• Develop and communicate clear and concise written protocols for post-exposure procedures. 
      • Clearly outline the roles and responsibilities of both employees and supervisors, in the event of an exposure incident, and establish effective communication channels to facilitate quick reporting and response.

Medical Surveillance: 1910.1030(f)(3) 

  • Requirements:
    • Post-Exposure Follow-Up: 
      • Ensure that employees who experience an exposure incident receive a follow-up medical examination as soon as possible after the incident. 
      • The follow-up should include a determination of the employee's health status, any necessary medical interventions, and counseling regarding any potential implications of the exposure. 

    • ​Healthcare Professional’s Written Opinion: 1910.1030(f)(5) 
      • Obtain and provide the employee with a written opinion from the healthcare professional regarding the results of medical examinations and tests. 
      • The written opinion should include information about whether the Hepatitis B vaccination is indicated, confirm that the employee has been informed of the results, and be kept confidential.

  • Implementation Recommendations:  
    • Streamlined Reporting Process: 
      • Establish a clear and efficient reporting process for employees who experience exposure incidents. 
      • Implement a system that enables quick and straightforward reporting to supervisors or designated personnel, ensuring that post-exposure follow-up can be initiated promptly. 

    • Collaboration with Healthcare Professionals: 
      • Establish relationships with health care providers to ensure timely access to medical expertise, facilitate follow-up examinations, and coordinate any necessary post-exposure prophylaxis or treatment. 

Recordkeeping: 1910.1030(h) 

  • Requirements:
    • Hepatitis B Vaccination Records 1910.1030(h)(1)(ii)(B) 
      • Employers must maintain records documenting each employee's Hepatitis B vaccination status. 
      • These records should include dates of vaccination, any medical records related to the employee's ability to receive vaccination, and any declinations of the vaccination. 

    • ​Employee Exposure Records 1910.1030(h)(1)(ii)(C),(D),(E) 
      • Maintain records of all exposure incidents, including the route of exposure, circumstances, and the source individual's status, if known.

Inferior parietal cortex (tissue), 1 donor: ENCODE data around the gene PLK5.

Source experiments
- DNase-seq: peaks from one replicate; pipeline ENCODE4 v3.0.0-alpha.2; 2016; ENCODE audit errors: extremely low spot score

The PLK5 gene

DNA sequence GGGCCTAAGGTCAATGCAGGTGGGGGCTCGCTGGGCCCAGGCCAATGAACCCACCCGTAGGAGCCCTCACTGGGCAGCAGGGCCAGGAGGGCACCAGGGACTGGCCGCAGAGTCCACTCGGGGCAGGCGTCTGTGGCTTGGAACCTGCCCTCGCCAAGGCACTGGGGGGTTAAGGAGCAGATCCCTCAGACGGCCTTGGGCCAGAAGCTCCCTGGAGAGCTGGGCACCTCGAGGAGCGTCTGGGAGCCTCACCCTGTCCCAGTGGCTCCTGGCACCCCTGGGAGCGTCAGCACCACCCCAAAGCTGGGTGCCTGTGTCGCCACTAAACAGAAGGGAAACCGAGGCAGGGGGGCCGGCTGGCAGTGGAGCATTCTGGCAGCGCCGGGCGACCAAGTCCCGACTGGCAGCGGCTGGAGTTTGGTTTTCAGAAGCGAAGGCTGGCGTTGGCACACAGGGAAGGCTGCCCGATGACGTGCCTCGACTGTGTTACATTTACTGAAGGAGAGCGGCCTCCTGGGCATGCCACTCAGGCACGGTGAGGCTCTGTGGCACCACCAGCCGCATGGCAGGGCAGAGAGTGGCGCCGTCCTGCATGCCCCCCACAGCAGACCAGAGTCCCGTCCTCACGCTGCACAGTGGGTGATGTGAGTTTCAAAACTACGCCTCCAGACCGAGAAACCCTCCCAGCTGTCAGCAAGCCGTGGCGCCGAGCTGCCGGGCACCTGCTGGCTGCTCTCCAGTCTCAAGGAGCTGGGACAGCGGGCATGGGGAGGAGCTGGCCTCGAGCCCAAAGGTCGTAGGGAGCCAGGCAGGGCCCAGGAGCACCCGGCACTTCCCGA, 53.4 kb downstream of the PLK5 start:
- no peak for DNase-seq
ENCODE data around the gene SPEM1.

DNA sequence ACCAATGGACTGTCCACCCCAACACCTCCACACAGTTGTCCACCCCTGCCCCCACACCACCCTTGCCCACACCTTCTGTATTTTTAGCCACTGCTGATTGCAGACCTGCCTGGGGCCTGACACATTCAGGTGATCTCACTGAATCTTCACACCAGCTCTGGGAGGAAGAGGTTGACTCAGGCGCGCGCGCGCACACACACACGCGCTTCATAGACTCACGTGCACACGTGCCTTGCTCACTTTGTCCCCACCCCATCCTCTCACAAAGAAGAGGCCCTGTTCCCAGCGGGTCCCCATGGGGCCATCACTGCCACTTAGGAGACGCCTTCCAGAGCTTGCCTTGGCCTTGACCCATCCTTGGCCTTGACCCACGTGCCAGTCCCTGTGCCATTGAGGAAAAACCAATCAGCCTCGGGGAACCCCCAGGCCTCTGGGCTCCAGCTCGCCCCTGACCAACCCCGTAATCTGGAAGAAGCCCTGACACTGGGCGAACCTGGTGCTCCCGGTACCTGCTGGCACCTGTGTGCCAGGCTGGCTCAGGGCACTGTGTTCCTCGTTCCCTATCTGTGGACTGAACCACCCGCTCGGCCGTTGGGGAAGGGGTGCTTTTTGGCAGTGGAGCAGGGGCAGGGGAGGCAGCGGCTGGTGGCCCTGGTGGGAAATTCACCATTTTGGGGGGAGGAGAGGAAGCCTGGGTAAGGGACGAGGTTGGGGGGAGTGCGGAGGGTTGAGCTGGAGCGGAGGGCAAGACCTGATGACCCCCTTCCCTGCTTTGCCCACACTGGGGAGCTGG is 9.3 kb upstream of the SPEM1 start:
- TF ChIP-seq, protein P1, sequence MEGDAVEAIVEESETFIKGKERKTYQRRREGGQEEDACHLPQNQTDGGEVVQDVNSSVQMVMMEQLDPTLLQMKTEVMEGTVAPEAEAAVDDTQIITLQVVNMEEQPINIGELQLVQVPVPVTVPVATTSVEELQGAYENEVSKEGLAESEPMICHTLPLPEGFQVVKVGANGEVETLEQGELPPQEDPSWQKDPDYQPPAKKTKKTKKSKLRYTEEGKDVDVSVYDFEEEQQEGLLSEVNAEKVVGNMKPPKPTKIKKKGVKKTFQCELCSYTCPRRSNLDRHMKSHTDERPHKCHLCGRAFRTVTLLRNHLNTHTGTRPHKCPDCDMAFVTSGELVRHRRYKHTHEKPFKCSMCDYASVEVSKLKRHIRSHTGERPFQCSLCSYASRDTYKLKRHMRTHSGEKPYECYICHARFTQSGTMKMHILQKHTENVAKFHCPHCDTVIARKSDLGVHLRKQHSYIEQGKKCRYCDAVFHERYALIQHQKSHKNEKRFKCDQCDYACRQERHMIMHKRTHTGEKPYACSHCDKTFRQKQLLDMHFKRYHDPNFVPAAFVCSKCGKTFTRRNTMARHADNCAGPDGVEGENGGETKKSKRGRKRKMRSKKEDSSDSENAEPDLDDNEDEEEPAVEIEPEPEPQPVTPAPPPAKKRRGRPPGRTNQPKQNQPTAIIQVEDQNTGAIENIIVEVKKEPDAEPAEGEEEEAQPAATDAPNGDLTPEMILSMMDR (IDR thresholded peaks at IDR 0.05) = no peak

• These exposure records should be kept confidential and accessible only to authorized personnel involved in the evaluation and follow-up process. 

    • ​Training Records 1910.1030(h)(2) 
      • Maintain records of all annual and new hire training sessions related to Bloodborne Pathogens and the ECP. 
      • Records should include the date; summary of contents; name(s) of trainer(s); and names and job titles of all persons attending the training sessions. Maintain record at least 3 years from the date of the training.

    • ​Sharps Injury Log 1910.1030(h)(5) 
      • Document all injuries resulting from contaminated sharps. 
      • Track the type and brand of device, job department of the employee, and an explanation of how the event occurred. Ensure privacy of the individual(s) involved in the incident. 

  • Implementation Recommendations:
    • Secure Recordkeeping Systems: 
      • Implement a secure and efficient recordkeeping system to store and manage Hepatitis B vaccination records, exposure incident details, and related medical records. 
      • To the extent possible, utilize electronic databases or software solutions to ensure easy retrieval, update, and confidentiality of records while allowing authorized personnel to access the information as needed. 

Bloodborne Pathogen Exposure Control Plan is a central element of OSHA compliance and safety management. By meeting these requirements, long-term care centers create a safer environment, reinforcing their dedication to providing quality care while protecting the health and safety of both residents and staff. 

OSHA Model ECP:  

NOTE: While model plans provide a valuable foundation, health care centers must understand the importance of customizing these OSHA standards to the unique characteristics and operational context of their facility.